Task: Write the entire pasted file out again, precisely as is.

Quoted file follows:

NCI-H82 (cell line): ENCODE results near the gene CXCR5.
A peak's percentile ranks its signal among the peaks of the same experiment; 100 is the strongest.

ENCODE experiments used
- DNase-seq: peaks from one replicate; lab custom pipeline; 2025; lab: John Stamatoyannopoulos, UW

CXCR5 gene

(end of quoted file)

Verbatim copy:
NCI-H82 (cell line): ENCODE results near the gene CXCR5.
A peak's percentile ranks its signal among the peaks of the same experiment; 100 is the strongest.

ENCODE experiments used
- DNase-seq: peaks from one replicate; lab custom pipeline; 2025; lab: John Stamatoyannopoulos, UW

CXCR5 gene